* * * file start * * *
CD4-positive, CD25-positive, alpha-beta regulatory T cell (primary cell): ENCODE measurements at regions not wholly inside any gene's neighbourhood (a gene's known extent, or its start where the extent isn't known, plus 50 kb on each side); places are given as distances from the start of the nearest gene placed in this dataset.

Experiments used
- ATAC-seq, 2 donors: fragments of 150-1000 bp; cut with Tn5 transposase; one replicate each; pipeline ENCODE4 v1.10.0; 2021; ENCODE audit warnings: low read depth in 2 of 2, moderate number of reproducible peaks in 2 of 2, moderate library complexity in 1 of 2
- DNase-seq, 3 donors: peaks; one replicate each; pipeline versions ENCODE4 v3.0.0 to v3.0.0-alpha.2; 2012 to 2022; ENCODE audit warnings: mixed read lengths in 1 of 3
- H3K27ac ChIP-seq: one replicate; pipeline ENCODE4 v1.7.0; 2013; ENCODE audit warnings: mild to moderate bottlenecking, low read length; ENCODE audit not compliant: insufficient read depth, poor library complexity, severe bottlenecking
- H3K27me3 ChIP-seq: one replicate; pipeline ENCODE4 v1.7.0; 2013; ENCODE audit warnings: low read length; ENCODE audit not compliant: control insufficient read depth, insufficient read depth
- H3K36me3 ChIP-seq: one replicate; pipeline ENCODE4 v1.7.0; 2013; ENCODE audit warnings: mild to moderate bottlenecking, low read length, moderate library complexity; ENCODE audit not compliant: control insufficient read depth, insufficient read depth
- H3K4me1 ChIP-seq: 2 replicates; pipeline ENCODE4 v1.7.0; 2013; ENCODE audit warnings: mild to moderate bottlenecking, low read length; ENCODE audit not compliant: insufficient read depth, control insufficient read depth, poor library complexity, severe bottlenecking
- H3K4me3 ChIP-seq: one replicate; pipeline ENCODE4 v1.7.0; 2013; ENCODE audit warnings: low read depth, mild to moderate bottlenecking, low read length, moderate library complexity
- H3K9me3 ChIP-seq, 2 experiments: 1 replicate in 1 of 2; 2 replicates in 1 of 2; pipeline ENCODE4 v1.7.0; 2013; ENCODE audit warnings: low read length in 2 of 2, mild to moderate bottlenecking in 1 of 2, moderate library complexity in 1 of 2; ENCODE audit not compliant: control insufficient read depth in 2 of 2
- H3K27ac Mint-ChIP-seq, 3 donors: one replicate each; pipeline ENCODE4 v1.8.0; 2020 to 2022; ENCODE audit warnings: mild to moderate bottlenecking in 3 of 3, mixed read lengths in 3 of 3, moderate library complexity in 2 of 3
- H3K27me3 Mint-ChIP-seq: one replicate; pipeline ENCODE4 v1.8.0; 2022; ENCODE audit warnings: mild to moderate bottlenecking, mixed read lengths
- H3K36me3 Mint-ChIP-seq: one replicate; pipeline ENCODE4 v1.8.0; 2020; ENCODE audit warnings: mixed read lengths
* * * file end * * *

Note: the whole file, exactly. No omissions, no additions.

CD4-positive, CD25-positive, alpha-beta regulatory T cell (primary cell): ENCODE measurements at regions not wholly inside any gene's neighbourhood (a gene's known extent, or its start where the extent isn't known, plus 50 kb on each side); places are given as distances from the start of the nearest gene placed in this dataset.

Experiments used
- ATAC-seq, 2 donors: fragments of 150-1000 bp; cut with Tn5 transposase; one replicate each; pipeline ENCODE4 v1.10.0; 2021; ENCODE audit warnings: low read depth in 2 of 2, moderate number of reproducible peaks in 2 of 2, moderate library complexity in 1 of 2
- DNase-seq, 3 donors: peaks; one replicate each; pipeline versions ENCODE4 v3.0.0 to v3.0.0-alpha.2; 2012 to 2022; ENCODE audit warnings: mixed read lengths in 1 of 3
- H3K27ac ChIP-seq: one replicate; pipeline ENCODE4 v1.7.0; 2013; ENCODE audit warnings: mild to moderate bottlenecking, low read length; ENCODE audit not compliant: insufficient read depth, poor library complexity, severe bottlenecking
- H3K27me3 ChIP-seq: one replicate; pipeline ENCODE4 v1.7.0; 2013; ENCODE audit warnings: low read length; ENCODE audit not compliant: control insufficient read depth, insufficient read depth
- H3K36me3 ChIP-seq: one replicate; pipeline ENCODE4 v1.7.0; 2013; ENCODE audit warnings: mild to moderate bottlenecking, low read length, moderate library complexity; ENCODE audit not compliant: control insufficient read depth, insufficient read depth
- H3K4me1 ChIP-seq: 2 replicates; pipeline ENCODE4 v1.7.0; 2013; ENCODE audit warnings: mild to moderate bottlenecking, low read length; ENCODE audit not compliant: insufficient read depth, control insufficient read depth, poor library complexity, severe bottlenecking
- H3K4me3 ChIP-seq: one replicate; pipeline ENCODE4 v1.7.0; 2013; ENCODE audit warnings: low read depth, mild to moderate bottlenecking, low read length, moderate library complexity
- H3K9me3 ChIP-seq, 2 experiments: 1 replicate in 1 of 2; 2 replicates in 1 of 2; pipeline ENCODE4 v1.7.0; 2013; ENCODE audit warnings: low read length in 2 of 2, mild to moderate bottlenecking in 1 of 2, moderate library complexity in 1 of 2; ENCODE audit not compliant: control insufficient read depth in 2 of 2
- H3K27ac Mint-ChIP-seq, 3 donors: one replicate each; pipeline ENCODE4 v1.8.0; 2020 to 2022; ENCODE audit warnings: mild to moderate bottlenecking in 3 of 3, mixed read lengths in 3 of 3, moderate library complexity in 2 of 3
- H3K27me3 Mint-ChIP-seq: one replicate; pipeline ENCODE4 v1.8.0; 2022; ENCODE audit warnings: mild to moderate bottlenecking, mixed read lengths
- H3K36me3 Mint-ChIP-seq: one replicate; pipeline ENCODE4 v1.8.0; 2020; ENCODE audit warnings: mixed read lengths